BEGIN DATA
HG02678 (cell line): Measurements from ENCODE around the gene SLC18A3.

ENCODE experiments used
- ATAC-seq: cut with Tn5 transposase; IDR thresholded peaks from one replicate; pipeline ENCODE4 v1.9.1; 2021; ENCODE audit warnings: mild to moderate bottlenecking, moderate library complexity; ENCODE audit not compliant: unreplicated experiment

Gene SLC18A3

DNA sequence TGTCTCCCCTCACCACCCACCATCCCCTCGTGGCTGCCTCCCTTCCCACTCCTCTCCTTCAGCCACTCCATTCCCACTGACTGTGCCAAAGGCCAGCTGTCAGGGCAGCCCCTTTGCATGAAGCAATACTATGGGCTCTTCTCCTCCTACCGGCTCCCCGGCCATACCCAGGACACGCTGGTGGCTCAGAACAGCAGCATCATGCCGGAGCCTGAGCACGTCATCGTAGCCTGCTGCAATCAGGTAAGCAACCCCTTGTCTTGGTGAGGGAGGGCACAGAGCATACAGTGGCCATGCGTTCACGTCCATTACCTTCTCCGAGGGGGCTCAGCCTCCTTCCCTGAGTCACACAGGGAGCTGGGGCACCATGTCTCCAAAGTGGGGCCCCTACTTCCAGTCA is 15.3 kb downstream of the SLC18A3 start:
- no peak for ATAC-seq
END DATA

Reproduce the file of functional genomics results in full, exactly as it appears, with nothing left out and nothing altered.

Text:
HG02678 (cell line): Measurements from ENCODE around the gene SLC18A3.

ENCODE experiments used
- ATAC-seq: cut with Tn5 transposase; IDR thresholded peaks from one replicate; pipeline ENCODE4 v1.9.1; 2021; ENCODE audit warnings: mild to moderate bottlenecking, moderate library complexity; ENCODE audit not compliant: unreplicated experiment

Gene SLC18A3

DNA sequence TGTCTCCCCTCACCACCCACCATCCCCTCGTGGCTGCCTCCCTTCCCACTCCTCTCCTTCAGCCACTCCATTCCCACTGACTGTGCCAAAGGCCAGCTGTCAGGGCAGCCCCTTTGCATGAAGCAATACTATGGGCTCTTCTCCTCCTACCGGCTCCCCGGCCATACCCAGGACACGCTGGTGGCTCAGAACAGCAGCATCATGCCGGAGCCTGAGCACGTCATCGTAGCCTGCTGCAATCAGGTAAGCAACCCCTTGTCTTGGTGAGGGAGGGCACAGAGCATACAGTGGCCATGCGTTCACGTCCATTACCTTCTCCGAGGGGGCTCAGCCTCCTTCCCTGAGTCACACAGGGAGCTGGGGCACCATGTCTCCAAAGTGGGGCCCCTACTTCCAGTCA is 15.3 kb downstream of the SLC18A3 start:
- no peak for ATAC-seq